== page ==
Wolosker N, Yazbek G, Munia MA, Zerati AE, Langer M, Nishinari K.

Department of Vascular Surgery, Hospital do Câncer A.C. Camargo, São Paulo, Brazil. nwolosker@yahoo.com.br
Abstract

INTRODUCTION: Totally implantable devices are increasingly being utilized for chemotherapy treatment of oncological patients. When it is impossible to implant the reservoir on the anterior wall of the thorax, or when there is an obstruction of the superior vena cava system, alternative access routes must be sought. Of these, the femoral vein is the most utilized. Few studies have been performed to analyse the results obtained from the implantation and utilization of such catheters in the femoral vein. The goal of this work was to prospectively study the results obtained from the implantation of 20 TIC in femoral veins in a large-sized cancer hospital with its own dedicated vascular clinical team. MATERIAL AND METHODS: Twenty femoral TIC were inserted in 20 patients out of a group of 560 cancer patients submitted to TIC implantation for chemotherapy. Evaluations were made of the early and late-stage complications and patient evolution until removal of the device, death or the end of the treatment. RESULTS: The prospective analysis showed a mean duration of 215 days for the catheters. There were 16 patients with no complications. There were no early complications. Among the late complications, three were infections, representing 0.69/1000 days of catheter use, and one was a deep vein thrombosis (0.23/1000 days of catheter use). One catheter was removed due to primary bacteremia and one due to subcutaneous pocket infection. Fourteen patients died while the catheter was functioning and four patients are still making use of the catheter. CONCLUSION: The low rate of complications implying catheter loss in this study confirms the safety and convenience of the use of femoral TIC in patients who cannot be submitted to implantation in the superior vena cava system.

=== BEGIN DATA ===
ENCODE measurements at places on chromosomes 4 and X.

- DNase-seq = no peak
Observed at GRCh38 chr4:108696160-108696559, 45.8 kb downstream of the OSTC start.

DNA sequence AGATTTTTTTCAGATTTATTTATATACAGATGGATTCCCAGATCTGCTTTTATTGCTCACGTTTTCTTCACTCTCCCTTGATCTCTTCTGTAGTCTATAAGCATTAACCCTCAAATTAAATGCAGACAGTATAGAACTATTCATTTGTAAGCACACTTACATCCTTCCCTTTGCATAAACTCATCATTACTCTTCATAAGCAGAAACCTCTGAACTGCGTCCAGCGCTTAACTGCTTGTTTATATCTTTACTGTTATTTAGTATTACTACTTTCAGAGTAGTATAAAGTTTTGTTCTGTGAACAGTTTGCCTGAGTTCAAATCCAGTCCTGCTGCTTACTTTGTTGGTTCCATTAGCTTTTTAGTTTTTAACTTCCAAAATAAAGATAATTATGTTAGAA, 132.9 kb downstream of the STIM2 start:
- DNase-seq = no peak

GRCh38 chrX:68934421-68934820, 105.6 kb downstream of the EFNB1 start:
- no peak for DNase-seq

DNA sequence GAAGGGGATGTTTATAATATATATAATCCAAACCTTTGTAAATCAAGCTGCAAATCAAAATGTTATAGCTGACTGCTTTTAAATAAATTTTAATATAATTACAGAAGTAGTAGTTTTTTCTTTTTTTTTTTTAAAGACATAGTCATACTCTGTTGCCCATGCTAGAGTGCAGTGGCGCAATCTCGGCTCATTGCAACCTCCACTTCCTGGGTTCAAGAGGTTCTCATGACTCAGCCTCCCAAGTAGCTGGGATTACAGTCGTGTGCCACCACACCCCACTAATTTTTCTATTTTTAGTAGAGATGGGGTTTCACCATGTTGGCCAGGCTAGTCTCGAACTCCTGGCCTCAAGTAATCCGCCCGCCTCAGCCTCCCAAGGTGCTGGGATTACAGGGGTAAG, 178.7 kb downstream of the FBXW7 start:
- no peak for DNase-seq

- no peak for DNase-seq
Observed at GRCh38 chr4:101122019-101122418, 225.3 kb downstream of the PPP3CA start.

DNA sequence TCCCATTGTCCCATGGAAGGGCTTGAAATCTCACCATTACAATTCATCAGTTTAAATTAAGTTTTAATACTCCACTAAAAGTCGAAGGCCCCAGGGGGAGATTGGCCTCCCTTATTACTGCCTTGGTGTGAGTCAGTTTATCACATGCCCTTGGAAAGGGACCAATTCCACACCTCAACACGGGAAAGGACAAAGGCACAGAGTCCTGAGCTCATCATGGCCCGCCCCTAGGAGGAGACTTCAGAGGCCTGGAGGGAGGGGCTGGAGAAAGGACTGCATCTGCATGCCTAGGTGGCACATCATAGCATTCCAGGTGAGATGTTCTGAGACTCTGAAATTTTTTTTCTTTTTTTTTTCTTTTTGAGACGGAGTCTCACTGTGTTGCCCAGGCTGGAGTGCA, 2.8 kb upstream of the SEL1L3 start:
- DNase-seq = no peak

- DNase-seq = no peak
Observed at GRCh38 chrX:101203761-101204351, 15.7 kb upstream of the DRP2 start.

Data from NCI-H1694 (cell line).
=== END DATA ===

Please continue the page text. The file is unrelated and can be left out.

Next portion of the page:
Totally implantable femoral vein catheters in cancer patients.
http://www.ncbi.nlm.nih.gov/pubmed/15296992
Eur J Surg Oncol. 2004 Sep;30(7):771-5.